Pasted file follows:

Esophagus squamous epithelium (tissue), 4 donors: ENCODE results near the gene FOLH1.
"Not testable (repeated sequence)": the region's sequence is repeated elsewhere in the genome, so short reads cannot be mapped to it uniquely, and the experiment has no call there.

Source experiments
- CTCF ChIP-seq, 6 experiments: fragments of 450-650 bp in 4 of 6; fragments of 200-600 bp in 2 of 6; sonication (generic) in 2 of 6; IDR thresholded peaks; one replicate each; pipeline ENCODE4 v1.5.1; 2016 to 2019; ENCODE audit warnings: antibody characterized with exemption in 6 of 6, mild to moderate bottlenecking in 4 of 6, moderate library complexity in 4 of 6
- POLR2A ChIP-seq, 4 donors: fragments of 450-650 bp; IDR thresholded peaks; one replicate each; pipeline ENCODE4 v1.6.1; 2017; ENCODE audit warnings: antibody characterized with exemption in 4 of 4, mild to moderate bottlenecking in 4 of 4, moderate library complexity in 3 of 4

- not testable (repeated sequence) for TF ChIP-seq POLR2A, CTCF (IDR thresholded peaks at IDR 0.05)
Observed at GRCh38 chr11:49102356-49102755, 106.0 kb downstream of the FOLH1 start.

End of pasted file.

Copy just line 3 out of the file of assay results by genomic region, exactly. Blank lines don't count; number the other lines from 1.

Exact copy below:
Source experiments